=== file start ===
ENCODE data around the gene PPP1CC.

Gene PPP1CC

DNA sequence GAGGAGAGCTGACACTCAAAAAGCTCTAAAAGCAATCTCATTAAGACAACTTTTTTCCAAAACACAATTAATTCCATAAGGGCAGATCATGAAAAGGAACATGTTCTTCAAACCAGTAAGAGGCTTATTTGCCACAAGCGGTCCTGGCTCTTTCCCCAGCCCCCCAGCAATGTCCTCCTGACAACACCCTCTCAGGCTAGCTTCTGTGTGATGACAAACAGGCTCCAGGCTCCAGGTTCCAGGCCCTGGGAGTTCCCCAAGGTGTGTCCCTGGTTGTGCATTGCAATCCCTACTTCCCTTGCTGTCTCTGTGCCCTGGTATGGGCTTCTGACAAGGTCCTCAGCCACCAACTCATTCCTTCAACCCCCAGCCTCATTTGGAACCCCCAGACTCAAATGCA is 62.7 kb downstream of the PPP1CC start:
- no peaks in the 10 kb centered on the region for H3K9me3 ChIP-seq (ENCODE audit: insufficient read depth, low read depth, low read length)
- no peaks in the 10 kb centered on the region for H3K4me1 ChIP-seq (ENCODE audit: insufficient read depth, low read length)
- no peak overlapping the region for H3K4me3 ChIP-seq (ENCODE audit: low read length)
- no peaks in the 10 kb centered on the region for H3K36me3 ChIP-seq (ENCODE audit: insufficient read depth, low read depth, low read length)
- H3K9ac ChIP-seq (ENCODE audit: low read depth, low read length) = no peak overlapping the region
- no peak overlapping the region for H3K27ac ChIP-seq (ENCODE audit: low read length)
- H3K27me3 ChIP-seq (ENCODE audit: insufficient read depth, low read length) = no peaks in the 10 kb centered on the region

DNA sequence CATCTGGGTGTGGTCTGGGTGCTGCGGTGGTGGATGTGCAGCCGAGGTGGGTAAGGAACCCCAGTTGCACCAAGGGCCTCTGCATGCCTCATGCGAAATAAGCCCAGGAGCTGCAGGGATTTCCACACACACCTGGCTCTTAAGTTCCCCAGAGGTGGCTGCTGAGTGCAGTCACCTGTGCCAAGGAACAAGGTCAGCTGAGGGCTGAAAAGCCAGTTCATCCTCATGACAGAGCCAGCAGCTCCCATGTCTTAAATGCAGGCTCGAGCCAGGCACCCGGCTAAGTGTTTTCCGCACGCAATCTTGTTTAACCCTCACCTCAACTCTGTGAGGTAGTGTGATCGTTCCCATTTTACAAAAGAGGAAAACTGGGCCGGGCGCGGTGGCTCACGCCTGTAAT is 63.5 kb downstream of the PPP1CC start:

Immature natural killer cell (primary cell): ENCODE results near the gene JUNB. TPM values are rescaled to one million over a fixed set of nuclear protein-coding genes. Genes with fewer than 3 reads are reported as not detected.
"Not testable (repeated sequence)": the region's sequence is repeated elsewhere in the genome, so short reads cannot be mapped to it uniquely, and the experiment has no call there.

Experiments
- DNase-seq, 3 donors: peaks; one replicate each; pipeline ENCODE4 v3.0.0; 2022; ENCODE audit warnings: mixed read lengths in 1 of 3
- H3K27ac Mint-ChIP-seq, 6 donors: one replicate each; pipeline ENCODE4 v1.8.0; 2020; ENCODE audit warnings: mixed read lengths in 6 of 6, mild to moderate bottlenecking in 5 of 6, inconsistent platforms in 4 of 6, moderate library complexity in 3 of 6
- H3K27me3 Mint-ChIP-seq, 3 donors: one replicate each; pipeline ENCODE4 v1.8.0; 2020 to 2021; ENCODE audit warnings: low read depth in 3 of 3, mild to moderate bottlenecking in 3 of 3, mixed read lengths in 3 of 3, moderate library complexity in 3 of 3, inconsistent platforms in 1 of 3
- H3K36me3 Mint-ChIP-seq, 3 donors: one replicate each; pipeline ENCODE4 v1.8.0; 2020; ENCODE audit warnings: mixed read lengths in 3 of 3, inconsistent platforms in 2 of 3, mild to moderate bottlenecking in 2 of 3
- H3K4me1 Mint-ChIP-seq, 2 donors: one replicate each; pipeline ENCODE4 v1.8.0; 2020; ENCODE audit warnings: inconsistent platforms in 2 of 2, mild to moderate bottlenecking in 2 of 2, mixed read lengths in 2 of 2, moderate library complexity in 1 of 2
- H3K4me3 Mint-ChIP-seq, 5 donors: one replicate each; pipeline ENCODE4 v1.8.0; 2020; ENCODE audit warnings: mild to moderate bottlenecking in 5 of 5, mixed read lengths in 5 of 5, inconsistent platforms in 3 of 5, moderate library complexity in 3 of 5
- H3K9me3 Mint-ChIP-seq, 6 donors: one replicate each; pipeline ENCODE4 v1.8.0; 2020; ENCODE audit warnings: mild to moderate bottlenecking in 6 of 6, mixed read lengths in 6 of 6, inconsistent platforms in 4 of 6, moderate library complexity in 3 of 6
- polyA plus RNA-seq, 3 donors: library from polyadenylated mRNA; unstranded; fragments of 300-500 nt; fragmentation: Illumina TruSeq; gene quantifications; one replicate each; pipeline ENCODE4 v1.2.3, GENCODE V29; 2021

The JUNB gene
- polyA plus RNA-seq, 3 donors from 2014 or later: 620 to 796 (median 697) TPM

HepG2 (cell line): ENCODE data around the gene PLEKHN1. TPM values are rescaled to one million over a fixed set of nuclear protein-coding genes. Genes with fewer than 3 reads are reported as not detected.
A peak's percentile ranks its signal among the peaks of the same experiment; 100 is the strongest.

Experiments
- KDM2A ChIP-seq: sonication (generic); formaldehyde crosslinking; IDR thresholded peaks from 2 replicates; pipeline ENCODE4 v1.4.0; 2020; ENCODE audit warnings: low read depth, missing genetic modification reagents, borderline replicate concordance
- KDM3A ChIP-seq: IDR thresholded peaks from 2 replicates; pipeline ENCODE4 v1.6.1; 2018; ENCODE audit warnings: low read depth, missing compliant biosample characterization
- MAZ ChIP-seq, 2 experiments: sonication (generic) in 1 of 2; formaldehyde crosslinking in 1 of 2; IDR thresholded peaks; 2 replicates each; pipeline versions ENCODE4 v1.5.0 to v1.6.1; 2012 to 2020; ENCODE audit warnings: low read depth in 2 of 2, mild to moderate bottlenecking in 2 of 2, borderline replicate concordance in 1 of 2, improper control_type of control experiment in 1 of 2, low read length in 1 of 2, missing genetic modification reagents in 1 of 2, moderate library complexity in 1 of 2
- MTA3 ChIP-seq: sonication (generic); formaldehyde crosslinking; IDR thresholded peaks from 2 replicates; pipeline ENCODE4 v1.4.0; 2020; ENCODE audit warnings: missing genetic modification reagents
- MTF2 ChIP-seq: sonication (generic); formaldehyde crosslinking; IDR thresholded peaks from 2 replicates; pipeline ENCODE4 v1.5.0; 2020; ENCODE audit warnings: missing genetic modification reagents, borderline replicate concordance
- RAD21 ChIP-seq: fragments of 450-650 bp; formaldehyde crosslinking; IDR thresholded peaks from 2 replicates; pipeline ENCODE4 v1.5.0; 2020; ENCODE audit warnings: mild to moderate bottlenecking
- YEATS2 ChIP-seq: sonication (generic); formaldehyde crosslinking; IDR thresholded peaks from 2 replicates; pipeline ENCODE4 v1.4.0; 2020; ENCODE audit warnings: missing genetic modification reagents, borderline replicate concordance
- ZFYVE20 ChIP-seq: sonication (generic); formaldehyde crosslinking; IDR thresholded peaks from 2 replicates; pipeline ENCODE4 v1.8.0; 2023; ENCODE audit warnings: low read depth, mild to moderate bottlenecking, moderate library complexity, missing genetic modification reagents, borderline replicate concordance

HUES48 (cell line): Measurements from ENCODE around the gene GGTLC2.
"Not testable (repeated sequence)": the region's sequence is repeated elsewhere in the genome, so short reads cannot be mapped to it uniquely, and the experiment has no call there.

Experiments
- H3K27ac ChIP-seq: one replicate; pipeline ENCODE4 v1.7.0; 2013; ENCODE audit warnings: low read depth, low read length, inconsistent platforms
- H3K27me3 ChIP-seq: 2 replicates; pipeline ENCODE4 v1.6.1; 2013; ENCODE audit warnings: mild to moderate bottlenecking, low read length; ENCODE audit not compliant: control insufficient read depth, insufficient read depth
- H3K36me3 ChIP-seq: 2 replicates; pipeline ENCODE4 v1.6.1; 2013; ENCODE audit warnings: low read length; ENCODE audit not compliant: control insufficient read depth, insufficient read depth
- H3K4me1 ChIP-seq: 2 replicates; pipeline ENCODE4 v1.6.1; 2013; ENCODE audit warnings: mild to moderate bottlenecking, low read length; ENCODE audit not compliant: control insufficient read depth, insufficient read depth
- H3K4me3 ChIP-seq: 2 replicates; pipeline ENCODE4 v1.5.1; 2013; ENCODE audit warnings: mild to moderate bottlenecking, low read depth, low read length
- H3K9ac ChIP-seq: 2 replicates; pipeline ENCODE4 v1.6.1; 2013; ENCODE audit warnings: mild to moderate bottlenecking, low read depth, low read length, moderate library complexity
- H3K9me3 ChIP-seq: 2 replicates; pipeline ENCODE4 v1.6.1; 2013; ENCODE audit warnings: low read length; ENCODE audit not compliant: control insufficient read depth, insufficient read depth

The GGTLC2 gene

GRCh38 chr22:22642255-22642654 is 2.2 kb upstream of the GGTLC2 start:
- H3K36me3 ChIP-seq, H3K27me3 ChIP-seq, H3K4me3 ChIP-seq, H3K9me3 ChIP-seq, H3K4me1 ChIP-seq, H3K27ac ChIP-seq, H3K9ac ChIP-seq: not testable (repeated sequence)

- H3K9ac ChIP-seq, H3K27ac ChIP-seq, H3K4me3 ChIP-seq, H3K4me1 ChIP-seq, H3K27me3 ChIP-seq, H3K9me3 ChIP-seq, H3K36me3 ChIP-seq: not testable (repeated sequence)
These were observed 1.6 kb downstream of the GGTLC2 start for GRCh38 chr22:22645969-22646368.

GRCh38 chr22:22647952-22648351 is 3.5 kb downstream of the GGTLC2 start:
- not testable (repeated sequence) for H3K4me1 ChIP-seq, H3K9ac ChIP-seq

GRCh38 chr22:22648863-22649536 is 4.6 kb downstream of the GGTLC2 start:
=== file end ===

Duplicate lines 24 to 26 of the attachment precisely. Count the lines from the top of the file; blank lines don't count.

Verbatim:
- polyA plus RNA-seq, 3 donors from 2014 or later: 620 to 796 (median 697) TPM

HepG2 (cell line): ENCODE data around the gene PLEKHN1. TPM values are rescaled to one million over a fixed set of nuclear protein-coding genes. Genes with fewer than 3 reads are reported as not detected.
A peak's percentile ranks its signal among the peaks of the same experiment; 100 is the strongest.